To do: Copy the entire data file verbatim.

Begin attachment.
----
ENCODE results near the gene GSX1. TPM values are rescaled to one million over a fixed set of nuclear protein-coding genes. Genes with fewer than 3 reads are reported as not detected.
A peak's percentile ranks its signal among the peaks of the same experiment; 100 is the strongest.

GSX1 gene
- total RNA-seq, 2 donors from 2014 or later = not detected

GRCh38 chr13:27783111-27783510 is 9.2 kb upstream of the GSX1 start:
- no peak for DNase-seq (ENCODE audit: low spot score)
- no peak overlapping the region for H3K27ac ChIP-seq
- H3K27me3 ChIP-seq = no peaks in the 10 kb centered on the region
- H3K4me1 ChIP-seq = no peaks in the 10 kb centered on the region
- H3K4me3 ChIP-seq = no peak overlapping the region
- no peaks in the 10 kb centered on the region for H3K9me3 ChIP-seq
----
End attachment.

ENCODE results near the gene GSX1. TPM values are rescaled to one million over a fixed set of nuclear protein-coding genes. Genes with fewer than 3 reads are reported as not detected.
A peak's percentile ranks its signal among the peaks of the same experiment; 100 is the strongest.

GSX1 gene
- total RNA-seq, 2 donors from 2014 or later = not detected

GRCh38 chr13:27783111-27783510 is 9.2 kb upstream of the GSX1 start:
- no peak for DNase-seq (ENCODE audit: low spot score)
- no peak overlapping the region for H3K27ac ChIP-seq
- H3K27me3 ChIP-seq = no peaks in the 10 kb centered on the region
- H3K4me1 ChIP-seq = no peaks in the 10 kb centered on the region
- H3K4me3 ChIP-seq = no peak overlapping the region
- no peaks in the 10 kb centered on the region for H3K9me3 ChIP-seq